What's in my stuff? - jewellery and objects

HANSON, Maria (2012). What's in my stuff? - jewellery and objects. [Show/Exhibition]

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Image (JPEG) ('Reuse - revalue #1' Necklace - Recycled mobile phone pcb's.)
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Image (JPEG) ('Reuse - revalue #1' Necklace - Recycled mobile phone pcb's.)
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Image (JPEG) ('Reuse - Revalue' work in progress)
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Image (JPEG) ('Reuse - revalue # 2' Neckpiece - Reclaimed mobile phone components and ribbon)
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Image (JPEG) ('Element Rings' Detail 1)
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Image (JPEG) ('Element Rings' - work in progress)
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Image (JPEG) ('Element Rings' - Indium)
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Image (JPEG) ('3650 Kilometers' Ring)
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Image (JPEG) (Rings: Carbon (6C))
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Image (JPEG) ('Exchange brooches # 1')
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Abstract

This research enquiry uses jewellery as a vehicle to discuss and explore issues of material value, product consumption and global concerns related to the scarcity and ethical sourcing of strategic metals. In today’s developed societies we all own an unprecedented amount of “stuff” and nothing represents this better than our consumption of mobile phones. The increasing demand for smart-phones in developed societies and the huge market for mobile phones in the developing countries have led us to ask the following questions: • Do you know what's in the stuff you use every day? • Do you know where the chemical elements in your things come from, how they're extracted and how much is left on our planet? • How often do you discard something rare and precious without even realising it? What's in my Stuff? Is a Sheffield Hallam University, Engineering for Life research project, sponsored by the EPSRC and industry sponsor, Harsco Metals. It is a collaborative project between Dr Hywel Jones and Dr Karen Vernon-Parry from the Material and Engineering Research institute (MERI) and Maria Hanson, Reader in Metalwork and Jewellery in the Art and Design Research Centre (ARDC) What's in my stuff? led by Hanson, used multi-sensory, creative and participatory activities and systems of exchange that explored ways of raising awareness and communicating knowledge about materials used in high technology products. Public events and exhibitions provided forums to conduct audience surveys and explored why we are accumulating mobile phones in the UK at a rate of 4 million per year. Jewellery’s rich history in terms of material value, social significance and perceptions of preciousness, provided an appropriate device to engage a broad audience in a commentary about materials use. The main objectives of this creative investigation were data visualisation through jewels (element rings and 3650km) and graphics (key-facts), and the exploitation of aesthetic qualities (Reuse-Revalue and exchange brooches). Reclaiming, reworking and reusing component parts of mobile phones highlighted the value of discarded materials and gave them a second life. SEM material analysis, statistical data on materials consumption and responses from audience surveys conducted during jewellery exhibitions and a field laboratory (where the general public deconstructed mobile devices) informed the creative direction.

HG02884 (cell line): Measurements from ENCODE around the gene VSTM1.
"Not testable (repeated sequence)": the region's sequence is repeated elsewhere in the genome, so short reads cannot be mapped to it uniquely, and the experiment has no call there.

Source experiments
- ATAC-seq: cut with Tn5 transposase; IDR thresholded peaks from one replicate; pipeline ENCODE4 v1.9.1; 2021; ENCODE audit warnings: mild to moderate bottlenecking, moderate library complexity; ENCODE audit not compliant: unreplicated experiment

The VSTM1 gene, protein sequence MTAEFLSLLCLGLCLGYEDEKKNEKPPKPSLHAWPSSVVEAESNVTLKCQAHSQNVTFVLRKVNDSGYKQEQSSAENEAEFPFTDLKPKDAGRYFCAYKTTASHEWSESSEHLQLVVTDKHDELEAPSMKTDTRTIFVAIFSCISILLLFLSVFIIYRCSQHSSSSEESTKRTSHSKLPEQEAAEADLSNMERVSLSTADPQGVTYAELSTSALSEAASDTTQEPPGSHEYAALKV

Item Type: Show/Exhibition
Research Institute, Centre or Group: Cultural Communication and Computing Research Institute > Art and Design Research Centre
Related URLs:
Depositing User: Maria Hanson
Date Deposited: 27 Sep 2012 15:34
Last Modified: 27 Sep 2012 15:34
URI: http://shura.shu.ac.uk/id/eprint/6288

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